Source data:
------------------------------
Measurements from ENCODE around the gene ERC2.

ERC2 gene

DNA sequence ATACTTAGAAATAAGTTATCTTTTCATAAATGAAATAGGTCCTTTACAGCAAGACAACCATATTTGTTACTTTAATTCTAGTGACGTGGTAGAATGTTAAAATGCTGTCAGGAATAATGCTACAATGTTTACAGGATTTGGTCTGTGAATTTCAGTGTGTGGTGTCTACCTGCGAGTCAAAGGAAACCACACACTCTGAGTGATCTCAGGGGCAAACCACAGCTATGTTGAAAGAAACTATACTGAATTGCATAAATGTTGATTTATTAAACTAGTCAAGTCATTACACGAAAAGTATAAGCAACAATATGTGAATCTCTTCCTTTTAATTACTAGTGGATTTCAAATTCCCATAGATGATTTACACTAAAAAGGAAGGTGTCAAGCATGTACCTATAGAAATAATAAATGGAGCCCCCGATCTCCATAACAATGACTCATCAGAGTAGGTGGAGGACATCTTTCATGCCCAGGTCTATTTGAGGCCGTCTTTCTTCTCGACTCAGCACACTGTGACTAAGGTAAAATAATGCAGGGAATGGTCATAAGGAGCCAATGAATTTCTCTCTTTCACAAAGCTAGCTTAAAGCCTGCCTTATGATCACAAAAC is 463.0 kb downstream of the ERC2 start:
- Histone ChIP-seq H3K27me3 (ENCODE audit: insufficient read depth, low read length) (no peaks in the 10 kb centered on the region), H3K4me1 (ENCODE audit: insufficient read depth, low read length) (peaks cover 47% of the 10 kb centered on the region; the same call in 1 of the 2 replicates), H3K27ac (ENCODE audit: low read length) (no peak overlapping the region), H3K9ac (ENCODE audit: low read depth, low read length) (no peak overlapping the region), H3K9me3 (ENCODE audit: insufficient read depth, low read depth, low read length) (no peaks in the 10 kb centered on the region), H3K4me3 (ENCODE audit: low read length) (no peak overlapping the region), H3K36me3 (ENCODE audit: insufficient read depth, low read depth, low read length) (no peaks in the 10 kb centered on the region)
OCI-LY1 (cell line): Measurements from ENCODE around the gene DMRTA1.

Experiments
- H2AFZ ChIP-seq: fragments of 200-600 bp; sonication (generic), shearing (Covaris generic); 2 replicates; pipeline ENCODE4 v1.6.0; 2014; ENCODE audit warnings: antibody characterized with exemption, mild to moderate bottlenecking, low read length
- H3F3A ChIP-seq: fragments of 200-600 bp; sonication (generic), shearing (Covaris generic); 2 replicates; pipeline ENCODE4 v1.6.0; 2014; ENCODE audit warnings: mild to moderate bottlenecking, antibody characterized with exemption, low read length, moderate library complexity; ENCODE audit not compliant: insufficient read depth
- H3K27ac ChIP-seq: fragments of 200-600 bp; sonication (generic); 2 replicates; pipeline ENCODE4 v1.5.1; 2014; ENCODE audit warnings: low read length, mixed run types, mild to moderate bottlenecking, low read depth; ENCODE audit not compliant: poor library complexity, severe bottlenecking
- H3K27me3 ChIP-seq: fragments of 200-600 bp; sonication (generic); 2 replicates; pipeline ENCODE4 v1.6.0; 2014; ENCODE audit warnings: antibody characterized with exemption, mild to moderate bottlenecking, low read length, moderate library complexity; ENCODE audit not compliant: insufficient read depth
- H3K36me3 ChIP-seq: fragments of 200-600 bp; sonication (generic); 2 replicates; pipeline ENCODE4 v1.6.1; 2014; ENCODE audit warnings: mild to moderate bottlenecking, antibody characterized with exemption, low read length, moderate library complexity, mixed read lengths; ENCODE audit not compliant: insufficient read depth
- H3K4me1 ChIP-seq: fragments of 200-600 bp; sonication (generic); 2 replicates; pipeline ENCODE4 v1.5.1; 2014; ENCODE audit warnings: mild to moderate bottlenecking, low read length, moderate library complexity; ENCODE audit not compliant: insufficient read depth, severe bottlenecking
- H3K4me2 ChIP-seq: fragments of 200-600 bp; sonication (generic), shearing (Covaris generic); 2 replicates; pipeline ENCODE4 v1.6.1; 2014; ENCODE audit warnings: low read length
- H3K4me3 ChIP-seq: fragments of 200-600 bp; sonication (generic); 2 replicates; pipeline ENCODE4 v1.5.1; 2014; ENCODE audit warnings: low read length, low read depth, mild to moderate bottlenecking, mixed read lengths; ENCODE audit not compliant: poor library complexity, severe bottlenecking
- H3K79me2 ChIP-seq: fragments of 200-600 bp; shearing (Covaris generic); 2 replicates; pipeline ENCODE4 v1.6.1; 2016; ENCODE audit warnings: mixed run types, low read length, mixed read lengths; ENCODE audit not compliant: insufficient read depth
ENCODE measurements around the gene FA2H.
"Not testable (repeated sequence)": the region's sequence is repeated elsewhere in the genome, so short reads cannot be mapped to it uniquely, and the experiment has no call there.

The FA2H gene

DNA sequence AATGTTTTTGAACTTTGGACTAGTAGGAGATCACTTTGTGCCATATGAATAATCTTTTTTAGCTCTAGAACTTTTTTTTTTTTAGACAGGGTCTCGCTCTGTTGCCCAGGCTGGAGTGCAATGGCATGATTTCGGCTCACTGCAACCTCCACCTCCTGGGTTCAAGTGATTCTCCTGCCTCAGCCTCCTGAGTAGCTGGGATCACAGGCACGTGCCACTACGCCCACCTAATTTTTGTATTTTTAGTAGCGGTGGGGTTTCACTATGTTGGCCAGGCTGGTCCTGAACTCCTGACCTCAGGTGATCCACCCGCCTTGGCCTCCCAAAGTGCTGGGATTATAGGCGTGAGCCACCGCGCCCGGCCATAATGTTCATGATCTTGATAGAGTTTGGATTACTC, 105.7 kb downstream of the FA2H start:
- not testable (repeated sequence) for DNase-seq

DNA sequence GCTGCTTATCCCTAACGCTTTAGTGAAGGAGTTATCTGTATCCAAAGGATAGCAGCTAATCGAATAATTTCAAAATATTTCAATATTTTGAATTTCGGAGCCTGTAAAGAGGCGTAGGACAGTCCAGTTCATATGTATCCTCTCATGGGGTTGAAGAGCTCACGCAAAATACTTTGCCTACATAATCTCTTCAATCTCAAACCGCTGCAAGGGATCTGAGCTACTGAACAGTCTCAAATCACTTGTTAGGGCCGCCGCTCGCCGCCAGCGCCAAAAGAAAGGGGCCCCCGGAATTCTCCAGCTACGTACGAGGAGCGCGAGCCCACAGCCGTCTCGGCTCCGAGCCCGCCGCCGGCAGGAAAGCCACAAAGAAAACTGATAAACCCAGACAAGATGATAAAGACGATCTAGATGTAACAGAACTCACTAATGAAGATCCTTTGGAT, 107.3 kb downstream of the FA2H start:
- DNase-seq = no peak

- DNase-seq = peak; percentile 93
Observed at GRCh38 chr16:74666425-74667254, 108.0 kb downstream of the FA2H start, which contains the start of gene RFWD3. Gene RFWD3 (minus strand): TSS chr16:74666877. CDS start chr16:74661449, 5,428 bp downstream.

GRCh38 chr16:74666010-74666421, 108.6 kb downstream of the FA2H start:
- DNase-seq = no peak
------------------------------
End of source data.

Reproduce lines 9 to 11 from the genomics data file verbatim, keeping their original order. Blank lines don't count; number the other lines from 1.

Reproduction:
- H3K27ac ChIP-seq: fragments of 200-600 bp; sonication (generic); 2 replicates; pipeline ENCODE4 v1.5.1; 2014; ENCODE audit warnings: low read length, mixed run types, mild to moderate bottlenecking, low read depth; ENCODE audit not compliant: poor library complexity, severe bottlenecking
- H3K27me3 ChIP-seq: fragments of 200-600 bp; sonication (generic); 2 replicates; pipeline ENCODE4 v1.6.0; 2014; ENCODE audit warnings: antibody characterized with exemption, mild to moderate bottlenecking, low read length, moderate library complexity; ENCODE audit not compliant: insufficient read depth
- H3K36me3 ChIP-seq: fragments of 200-600 bp; sonication (generic); 2 replicates; pipeline ENCODE4 v1.6.1; 2014; ENCODE audit warnings: mild to moderate bottlenecking, antibody characterized with exemption, low read length, moderate library complexity, mixed read lengths; ENCODE audit not compliant: insufficient read depth